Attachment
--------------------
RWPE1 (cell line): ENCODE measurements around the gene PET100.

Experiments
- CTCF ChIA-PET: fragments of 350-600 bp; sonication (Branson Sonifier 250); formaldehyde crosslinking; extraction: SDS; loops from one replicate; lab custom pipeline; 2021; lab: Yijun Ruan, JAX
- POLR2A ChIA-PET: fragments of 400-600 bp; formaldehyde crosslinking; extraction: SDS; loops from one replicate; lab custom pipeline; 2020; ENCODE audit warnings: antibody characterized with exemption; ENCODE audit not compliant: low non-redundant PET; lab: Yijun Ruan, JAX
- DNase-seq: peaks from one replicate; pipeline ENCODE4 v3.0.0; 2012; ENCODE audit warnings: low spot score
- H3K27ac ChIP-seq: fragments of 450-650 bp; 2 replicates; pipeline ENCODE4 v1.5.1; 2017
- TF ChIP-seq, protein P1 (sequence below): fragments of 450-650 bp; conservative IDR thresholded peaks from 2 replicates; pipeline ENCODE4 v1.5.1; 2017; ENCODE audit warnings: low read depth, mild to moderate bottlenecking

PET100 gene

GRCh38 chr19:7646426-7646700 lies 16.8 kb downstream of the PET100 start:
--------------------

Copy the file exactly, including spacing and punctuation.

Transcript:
RWPE1 (cell line): ENCODE measurements around the gene PET100.

Experiments
- CTCF ChIA-PET: fragments of 350-600 bp; sonication (Branson Sonifier 250); formaldehyde crosslinking; extraction: SDS; loops from one replicate; lab custom pipeline; 2021; lab: Yijun Ruan, JAX
- POLR2A ChIA-PET: fragments of 400-600 bp; formaldehyde crosslinking; extraction: SDS; loops from one replicate; lab custom pipeline; 2020; ENCODE audit warnings: antibody characterized with exemption; ENCODE audit not compliant: low non-redundant PET; lab: Yijun Ruan, JAX
- DNase-seq: peaks from one replicate; pipeline ENCODE4 v3.0.0; 2012; ENCODE audit warnings: low spot score
- H3K27ac ChIP-seq: fragments of 450-650 bp; 2 replicates; pipeline ENCODE4 v1.5.1; 2017
- TF ChIP-seq, protein P1 (sequence below): fragments of 450-650 bp; conservative IDR thresholded peaks from 2 replicates; pipeline ENCODE4 v1.5.1; 2017; ENCODE audit warnings: low read depth, mild to moderate bottlenecking

PET100 gene

GRCh38 chr19:7646426-7646700 lies 16.8 kb downstream of the PET100 start: